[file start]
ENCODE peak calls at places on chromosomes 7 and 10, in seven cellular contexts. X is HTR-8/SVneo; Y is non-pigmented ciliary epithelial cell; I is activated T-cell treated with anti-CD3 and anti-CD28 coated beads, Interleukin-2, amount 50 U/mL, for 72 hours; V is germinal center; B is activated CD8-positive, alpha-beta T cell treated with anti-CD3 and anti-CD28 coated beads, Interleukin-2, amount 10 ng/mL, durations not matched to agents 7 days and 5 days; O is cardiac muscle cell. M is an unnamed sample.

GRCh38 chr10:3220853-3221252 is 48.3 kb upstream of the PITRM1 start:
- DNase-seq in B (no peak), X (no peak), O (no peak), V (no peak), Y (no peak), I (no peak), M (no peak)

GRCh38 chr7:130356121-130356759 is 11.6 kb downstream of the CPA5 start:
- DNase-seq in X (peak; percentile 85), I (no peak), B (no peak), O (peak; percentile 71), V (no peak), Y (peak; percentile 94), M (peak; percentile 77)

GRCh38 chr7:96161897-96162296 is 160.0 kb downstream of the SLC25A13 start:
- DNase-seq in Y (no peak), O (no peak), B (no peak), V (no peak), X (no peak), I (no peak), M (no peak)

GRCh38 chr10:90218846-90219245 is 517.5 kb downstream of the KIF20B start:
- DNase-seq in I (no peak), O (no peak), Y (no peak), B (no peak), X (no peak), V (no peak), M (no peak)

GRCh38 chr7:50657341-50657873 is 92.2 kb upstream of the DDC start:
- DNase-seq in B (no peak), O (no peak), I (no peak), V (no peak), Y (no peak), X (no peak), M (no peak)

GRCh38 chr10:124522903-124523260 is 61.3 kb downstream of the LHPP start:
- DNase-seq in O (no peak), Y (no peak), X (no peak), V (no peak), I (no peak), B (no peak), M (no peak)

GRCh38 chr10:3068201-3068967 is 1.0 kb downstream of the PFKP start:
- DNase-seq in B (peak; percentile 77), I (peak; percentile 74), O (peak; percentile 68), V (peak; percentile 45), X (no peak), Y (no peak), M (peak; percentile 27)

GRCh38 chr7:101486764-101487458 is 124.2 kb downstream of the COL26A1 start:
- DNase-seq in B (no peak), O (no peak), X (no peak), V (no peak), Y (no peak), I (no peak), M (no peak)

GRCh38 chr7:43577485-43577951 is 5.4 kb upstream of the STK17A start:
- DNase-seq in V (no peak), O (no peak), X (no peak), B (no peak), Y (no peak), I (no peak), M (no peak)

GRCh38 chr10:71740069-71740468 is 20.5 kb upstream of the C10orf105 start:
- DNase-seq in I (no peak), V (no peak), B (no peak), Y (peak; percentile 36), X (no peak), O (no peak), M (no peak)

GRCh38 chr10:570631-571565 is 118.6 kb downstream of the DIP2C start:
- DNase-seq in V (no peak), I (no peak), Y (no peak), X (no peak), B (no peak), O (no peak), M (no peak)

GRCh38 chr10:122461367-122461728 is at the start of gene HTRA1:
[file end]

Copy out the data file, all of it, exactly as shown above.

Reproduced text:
ENCODE peak calls at places on chromosomes 7 and 10, in seven cellular contexts. X is HTR-8/SVneo; Y is non-pigmented ciliary epithelial cell; I is activated T-cell treated with anti-CD3 and anti-CD28 coated beads, Interleukin-2, amount 50 U/mL, for 72 hours; V is germinal center; B is activated CD8-positive, alpha-beta T cell treated with anti-CD3 and anti-CD28 coated beads, Interleukin-2, amount 10 ng/mL, durations not matched to agents 7 days and 5 days; O is cardiac muscle cell. M is an unnamed sample.

GRCh38 chr10:3220853-3221252 is 48.3 kb upstream of the PITRM1 start:
- DNase-seq in B (no peak), X (no peak), O (no peak), V (no peak), Y (no peak), I (no peak), M (no peak)

GRCh38 chr7:130356121-130356759 is 11.6 kb downstream of the CPA5 start:
- DNase-seq in X (peak; percentile 85), I (no peak), B (no peak), O (peak; percentile 71), V (no peak), Y (peak; percentile 94), M (peak; percentile 77)

GRCh38 chr7:96161897-96162296 is 160.0 kb downstream of the SLC25A13 start:
- DNase-seq in Y (no peak), O (no peak), B (no peak), V (no peak), X (no peak), I (no peak), M (no peak)

GRCh38 chr10:90218846-90219245 is 517.5 kb downstream of the KIF20B start:
- DNase-seq in I (no peak), O (no peak), Y (no peak), B (no peak), X (no peak), V (no peak), M (no peak)

GRCh38 chr7:50657341-50657873 is 92.2 kb upstream of the DDC start:
- DNase-seq in B (no peak), O (no peak), I (no peak), V (no peak), Y (no peak), X (no peak), M (no peak)

GRCh38 chr10:124522903-124523260 is 61.3 kb downstream of the LHPP start:
- DNase-seq in O (no peak), Y (no peak), X (no peak), V (no peak), I (no peak), B (no peak), M (no peak)

GRCh38 chr10:3068201-3068967 is 1.0 kb downstream of the PFKP start:
- DNase-seq in B (peak; percentile 77), I (peak; percentile 74), O (peak; percentile 68), V (peak; percentile 45), X (no peak), Y (no peak), M (peak; percentile 27)

GRCh38 chr7:101486764-101487458 is 124.2 kb downstream of the COL26A1 start:
- DNase-seq in B (no peak), O (no peak), X (no peak), V (no peak), Y (no peak), I (no peak), M (no peak)

GRCh38 chr7:43577485-43577951 is 5.4 kb upstream of the STK17A start:
- DNase-seq in V (no peak), O (no peak), X (no peak), B (no peak), Y (no peak), I (no peak), M (no peak)

GRCh38 chr10:71740069-71740468 is 20.5 kb upstream of the C10orf105 start:
- DNase-seq in I (no peak), V (no peak), B (no peak), Y (peak; percentile 36), X (no peak), O (no peak), M (no peak)

GRCh38 chr10:570631-571565 is 118.6 kb downstream of the DIP2C start:
- DNase-seq in V (no peak), I (no peak), Y (no peak), X (no peak), B (no peak), O (no peak), M (no peak)

GRCh38 chr10:122461367-122461728 is at the start of gene HTRA1: